What’s left to know? A lot.
Clearly, the field has a critical need for more studies of CR programs. We, like many others, emphasize that student outcomes cannot solely (or maybe even at all) be measured by standardized tests. Instead, they must be measured by students’ persistence, well-being, sense of belonging, and hope for the future. Research funders should support studies of the most promising CR innovations and do so quickly.
We also need to know how CR programs can scale up so they can reach thousands of teachers and millions of students. Answering this question is vital. CR approaches require teachers to develop curricula and pedagogies that fit the needs of their students and not simply pull a program from a kit. Such work is difficult, particularly for teachers already stressed by competing demands. The changes to curriculum and pedagogy must avoid stereotypes.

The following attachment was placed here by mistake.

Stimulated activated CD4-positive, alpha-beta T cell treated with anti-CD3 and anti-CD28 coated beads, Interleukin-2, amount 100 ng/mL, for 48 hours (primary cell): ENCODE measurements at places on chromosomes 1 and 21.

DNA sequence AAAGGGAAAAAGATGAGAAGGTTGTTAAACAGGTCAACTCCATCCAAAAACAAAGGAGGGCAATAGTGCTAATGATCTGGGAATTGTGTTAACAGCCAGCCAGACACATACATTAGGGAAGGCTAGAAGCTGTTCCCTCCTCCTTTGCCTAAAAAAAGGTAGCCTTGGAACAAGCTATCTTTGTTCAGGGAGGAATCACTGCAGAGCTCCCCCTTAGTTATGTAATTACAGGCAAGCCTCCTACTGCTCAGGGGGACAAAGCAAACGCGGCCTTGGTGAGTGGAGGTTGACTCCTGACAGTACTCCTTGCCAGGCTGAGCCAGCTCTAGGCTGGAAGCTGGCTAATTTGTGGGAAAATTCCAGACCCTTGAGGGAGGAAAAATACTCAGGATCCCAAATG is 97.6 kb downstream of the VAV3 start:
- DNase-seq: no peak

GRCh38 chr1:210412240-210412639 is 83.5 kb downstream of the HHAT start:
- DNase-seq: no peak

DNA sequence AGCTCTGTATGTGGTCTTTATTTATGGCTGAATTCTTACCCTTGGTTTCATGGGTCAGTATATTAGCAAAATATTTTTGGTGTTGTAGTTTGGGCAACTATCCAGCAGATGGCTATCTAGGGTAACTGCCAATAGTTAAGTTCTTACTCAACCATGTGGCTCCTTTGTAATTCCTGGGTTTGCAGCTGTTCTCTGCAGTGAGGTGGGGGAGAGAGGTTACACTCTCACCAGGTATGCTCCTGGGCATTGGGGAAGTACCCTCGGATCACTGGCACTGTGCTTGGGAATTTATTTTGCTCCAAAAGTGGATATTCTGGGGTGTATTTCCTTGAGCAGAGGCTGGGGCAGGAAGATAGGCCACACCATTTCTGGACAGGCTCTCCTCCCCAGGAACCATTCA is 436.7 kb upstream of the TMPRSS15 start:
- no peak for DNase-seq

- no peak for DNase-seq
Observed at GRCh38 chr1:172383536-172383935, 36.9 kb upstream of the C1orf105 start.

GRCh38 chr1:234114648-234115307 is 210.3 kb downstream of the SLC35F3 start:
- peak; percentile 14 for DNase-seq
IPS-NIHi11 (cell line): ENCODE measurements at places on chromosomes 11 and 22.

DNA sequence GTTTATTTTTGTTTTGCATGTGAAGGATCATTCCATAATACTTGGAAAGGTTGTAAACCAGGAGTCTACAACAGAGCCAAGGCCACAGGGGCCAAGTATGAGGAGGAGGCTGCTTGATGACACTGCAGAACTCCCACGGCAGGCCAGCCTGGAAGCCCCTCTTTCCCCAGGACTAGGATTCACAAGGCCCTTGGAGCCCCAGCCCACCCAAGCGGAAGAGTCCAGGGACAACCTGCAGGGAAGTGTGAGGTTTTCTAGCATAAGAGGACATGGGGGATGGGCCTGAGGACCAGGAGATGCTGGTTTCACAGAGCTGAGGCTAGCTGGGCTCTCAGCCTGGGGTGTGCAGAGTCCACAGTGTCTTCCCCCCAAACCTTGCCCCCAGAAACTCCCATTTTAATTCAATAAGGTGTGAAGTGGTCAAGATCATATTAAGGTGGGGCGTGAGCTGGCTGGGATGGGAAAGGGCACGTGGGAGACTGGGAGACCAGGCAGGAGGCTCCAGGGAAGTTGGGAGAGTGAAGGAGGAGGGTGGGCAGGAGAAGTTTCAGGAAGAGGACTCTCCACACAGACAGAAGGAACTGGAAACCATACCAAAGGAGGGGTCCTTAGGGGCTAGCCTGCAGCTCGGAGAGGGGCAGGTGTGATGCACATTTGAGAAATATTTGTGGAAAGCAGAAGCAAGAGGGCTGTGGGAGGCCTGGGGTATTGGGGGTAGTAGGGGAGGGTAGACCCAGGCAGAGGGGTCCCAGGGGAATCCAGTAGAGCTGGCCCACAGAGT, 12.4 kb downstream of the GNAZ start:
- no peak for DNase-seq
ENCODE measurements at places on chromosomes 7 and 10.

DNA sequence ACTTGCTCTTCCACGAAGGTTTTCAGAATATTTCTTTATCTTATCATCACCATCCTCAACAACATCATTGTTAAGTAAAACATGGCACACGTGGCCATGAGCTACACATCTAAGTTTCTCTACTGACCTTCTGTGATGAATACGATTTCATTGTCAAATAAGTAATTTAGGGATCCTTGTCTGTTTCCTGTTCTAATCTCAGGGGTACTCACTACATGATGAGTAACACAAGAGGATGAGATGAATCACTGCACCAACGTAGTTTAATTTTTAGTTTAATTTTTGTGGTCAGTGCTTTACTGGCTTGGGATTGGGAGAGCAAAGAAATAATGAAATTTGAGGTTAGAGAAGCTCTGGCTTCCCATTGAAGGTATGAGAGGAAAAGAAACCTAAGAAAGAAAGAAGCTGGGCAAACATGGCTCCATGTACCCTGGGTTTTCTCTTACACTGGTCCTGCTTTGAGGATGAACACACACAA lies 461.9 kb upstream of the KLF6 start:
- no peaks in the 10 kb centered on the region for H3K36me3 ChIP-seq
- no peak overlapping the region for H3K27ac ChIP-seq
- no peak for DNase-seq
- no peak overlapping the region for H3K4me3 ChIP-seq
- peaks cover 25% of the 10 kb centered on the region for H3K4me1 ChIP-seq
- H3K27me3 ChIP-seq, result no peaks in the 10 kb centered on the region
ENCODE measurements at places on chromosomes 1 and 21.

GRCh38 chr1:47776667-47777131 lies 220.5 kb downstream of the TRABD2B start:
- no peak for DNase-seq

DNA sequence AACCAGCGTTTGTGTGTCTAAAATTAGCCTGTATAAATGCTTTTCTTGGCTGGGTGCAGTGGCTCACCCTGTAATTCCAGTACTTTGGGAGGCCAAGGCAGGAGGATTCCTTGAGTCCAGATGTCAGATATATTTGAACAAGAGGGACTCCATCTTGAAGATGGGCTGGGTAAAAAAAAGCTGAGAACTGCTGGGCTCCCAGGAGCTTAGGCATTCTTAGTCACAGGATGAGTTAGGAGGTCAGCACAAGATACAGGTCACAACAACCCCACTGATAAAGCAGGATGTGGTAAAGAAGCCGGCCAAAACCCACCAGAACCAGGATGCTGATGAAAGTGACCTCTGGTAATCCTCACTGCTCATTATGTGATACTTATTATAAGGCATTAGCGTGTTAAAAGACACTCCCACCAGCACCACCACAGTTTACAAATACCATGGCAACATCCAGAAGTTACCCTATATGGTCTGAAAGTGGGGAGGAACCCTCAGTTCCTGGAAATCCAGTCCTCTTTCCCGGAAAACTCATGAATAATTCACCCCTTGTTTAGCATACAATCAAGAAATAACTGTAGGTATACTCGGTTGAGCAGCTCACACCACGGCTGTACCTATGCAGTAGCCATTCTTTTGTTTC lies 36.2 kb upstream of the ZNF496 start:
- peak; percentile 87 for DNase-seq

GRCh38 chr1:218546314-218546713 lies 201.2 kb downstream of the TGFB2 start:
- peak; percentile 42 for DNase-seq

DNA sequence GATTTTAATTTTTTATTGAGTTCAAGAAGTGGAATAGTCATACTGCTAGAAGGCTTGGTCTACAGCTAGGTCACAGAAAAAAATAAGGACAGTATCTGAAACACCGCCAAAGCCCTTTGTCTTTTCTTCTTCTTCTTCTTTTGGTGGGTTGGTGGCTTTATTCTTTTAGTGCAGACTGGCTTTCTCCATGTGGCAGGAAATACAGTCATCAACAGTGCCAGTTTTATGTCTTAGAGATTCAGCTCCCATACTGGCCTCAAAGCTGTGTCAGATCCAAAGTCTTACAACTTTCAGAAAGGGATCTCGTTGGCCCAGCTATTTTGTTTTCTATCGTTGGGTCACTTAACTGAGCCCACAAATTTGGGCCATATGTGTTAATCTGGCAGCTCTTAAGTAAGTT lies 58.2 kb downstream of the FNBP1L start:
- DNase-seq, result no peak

Further, many of the programs with positive results described above used teachers who from the outset were deeply committed to the work. By contrast, equipping a largely white teaching force with the knowledge, skills, and dispositions to successfully lead CR classrooms is likely to prove challenging. Many teachers feel uncomfortable discussing ethnicity and social equity, and many do not themselves have deep knowledge of nondominant political and cultural histories.
All this said, I regard carefully designed CR programs as one of the most promising avenues open to educators for improving children’s lives.